New strategies needed for low medication persistence in severe hypertension, says study
New pharmacological and nonpharmacological management strategies should be implemented for people with severe hypertension, suggest the results of a study involving a large primary prevention population in France.
“Low medication persistence is reported in patients with severe hypertension, but few data are available according to drug classes,” the authors said.
Using the French national health data system, the authors identified adults without cardiovascular disease who initiated treatment, in a semester between 2010 and 2012, with two concurrent dispensations of at least three drug classes.
High persistence after 12 semesters of follow-up was defined by a 6-monthly mean of number of drug classes ≥80 percent.
A total of 576, 048 adults (mean age 65.3 years, 42 percent men) alive at 6 years were included in the study (three classes: 79 percent; four classes: 18 percent; five or more classes: 4 percent).
Of the participants, 72 percent had high persistence. In multivariate analysis of baseline factors, high persistence was negatively associated with female sex, extreme ages, living in an overseas department, at least one comorbidity, absence or frequent general practitioner consultations, and a cardiologist consultation.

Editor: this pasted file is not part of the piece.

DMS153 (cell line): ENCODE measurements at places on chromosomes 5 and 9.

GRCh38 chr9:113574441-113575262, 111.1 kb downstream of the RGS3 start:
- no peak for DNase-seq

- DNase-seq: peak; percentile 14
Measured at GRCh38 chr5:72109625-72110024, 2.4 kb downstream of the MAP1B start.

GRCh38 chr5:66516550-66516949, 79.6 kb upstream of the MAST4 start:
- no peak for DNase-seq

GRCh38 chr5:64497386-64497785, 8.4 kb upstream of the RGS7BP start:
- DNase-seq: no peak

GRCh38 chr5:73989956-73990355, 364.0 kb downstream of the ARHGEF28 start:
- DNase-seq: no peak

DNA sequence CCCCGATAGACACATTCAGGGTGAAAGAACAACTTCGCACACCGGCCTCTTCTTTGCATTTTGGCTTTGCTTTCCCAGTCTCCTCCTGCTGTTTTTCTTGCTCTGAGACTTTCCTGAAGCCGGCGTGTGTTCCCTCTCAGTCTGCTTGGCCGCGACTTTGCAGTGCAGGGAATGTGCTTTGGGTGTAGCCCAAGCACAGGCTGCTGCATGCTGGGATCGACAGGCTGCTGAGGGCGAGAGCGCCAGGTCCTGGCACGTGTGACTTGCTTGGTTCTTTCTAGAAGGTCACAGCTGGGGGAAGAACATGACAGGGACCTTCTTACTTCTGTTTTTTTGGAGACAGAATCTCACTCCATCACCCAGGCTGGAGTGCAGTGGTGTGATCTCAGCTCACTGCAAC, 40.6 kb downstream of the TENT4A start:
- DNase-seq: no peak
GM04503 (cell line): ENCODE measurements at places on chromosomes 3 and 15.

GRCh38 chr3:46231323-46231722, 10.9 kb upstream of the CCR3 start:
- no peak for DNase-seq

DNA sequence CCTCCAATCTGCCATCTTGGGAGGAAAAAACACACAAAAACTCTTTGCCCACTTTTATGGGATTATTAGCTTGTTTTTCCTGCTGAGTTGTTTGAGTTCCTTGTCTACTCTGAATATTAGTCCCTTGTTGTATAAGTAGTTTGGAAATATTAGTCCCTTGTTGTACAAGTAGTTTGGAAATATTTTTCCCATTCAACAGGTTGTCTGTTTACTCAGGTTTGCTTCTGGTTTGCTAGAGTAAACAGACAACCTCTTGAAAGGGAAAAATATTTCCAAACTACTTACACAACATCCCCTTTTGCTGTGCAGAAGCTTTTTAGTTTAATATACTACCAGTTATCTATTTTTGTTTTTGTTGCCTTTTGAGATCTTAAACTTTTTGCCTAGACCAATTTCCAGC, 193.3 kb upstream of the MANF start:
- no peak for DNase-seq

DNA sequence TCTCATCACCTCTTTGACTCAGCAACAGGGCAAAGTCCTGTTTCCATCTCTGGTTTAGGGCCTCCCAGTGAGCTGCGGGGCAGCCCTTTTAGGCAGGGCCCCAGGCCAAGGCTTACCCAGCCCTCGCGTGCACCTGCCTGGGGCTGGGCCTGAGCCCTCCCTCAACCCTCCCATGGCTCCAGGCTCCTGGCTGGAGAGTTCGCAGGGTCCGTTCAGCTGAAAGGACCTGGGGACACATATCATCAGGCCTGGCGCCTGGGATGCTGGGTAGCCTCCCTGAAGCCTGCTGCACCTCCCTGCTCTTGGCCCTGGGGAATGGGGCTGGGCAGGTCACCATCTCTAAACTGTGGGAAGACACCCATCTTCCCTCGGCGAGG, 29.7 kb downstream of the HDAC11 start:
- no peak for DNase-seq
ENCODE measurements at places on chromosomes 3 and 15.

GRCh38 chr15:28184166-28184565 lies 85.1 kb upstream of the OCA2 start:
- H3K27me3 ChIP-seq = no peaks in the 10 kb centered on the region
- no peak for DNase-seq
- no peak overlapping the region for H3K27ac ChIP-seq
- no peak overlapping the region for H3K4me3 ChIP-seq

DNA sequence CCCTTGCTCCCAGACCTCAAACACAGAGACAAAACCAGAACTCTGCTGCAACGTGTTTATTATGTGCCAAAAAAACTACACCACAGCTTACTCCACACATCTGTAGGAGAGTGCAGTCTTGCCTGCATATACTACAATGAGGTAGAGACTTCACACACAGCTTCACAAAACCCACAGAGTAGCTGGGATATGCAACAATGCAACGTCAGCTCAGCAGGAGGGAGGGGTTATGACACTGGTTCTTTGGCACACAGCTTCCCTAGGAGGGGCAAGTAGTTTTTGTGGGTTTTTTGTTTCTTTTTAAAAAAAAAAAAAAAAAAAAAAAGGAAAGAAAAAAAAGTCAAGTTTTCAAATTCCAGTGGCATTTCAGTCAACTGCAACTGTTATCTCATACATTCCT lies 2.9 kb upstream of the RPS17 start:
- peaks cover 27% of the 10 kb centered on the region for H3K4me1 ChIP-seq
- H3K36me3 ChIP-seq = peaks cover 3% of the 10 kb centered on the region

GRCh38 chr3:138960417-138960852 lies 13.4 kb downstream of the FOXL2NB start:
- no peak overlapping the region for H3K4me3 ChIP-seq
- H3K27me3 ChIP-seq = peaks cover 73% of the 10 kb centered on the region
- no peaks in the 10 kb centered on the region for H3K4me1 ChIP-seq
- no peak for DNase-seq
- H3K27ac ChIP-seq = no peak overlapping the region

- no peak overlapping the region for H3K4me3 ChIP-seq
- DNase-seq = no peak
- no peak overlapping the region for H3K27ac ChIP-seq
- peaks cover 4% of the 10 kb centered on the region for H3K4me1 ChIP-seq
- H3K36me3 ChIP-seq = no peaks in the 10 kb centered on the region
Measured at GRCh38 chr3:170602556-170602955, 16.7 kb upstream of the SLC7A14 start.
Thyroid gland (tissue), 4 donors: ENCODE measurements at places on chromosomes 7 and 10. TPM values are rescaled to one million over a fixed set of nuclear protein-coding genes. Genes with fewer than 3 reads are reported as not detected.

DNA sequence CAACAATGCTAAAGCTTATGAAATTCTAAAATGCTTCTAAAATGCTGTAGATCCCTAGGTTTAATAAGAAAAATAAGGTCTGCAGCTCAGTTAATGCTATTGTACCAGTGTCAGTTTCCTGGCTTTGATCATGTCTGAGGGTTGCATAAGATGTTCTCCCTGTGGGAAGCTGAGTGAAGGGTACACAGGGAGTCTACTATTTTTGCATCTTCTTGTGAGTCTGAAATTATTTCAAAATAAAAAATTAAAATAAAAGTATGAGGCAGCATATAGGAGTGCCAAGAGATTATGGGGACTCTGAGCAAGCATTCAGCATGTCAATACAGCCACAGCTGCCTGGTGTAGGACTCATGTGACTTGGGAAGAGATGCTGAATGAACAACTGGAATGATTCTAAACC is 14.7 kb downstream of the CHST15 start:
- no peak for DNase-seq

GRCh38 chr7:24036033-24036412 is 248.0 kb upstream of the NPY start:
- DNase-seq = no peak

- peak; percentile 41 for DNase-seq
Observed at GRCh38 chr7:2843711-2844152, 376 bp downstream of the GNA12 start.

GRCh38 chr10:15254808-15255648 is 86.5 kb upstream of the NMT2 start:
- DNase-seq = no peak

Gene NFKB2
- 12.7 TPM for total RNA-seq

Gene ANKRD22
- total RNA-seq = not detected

The adjusted odds ratios (ORs) were low for dispensing of the following: angiotensin-converting-enzyme inhibitors (OR, 0.87, 95 percent confidence interval [CI], 0.8–0.95), other renin-angiotensin-system antagonists (OR, 0.91, 95 percent CI, 0.83–0.99), and a high number of classes (four classes: OR, 0.17, 95 percent CI, 0.15–0.19; five or more classes: OR, 0.06, 95 percent CI, 0.05–0.08).
On the other hand, there was an inverse association for diuretics (OR, 1.45, 95 percent CI, 1.33–1.59), calcium channel blockers (OR, 1.63, 95 percent CI, 1.50–1.79), beta-blockers (OR, 1.92, 95 percent CI, 1.76–2.1), and other antihypertensives (OR, 1.6, 95 percent CI, 1.5–1.8).
Notably, no significant association was noted for angiotensin II receptor blockers (OR, 1.0, 95 percent CI, 0.9–1.1).